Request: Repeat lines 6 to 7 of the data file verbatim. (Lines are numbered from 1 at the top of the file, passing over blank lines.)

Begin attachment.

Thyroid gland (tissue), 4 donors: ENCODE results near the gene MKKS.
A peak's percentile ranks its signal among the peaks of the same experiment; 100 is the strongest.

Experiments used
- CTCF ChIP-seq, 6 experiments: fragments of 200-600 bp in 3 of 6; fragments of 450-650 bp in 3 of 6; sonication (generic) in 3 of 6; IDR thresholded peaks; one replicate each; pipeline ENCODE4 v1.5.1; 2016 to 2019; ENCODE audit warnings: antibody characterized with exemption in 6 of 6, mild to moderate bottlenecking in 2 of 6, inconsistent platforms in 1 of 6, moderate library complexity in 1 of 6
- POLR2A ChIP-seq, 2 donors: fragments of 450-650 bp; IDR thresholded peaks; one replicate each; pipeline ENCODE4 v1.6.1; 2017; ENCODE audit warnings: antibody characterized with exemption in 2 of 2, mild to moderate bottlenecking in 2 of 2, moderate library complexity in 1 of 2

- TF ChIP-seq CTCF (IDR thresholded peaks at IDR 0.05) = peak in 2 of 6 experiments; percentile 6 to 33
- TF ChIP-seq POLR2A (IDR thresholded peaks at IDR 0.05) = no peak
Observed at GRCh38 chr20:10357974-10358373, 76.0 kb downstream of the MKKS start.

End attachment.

- TF ChIP-seq CTCF (IDR thresholded peaks at IDR 0.05) = peak in 2 of 6 experiments; percentile 6 to 33
- TF ChIP-seq POLR2A (IDR thresholded peaks at IDR 0.05) = no peak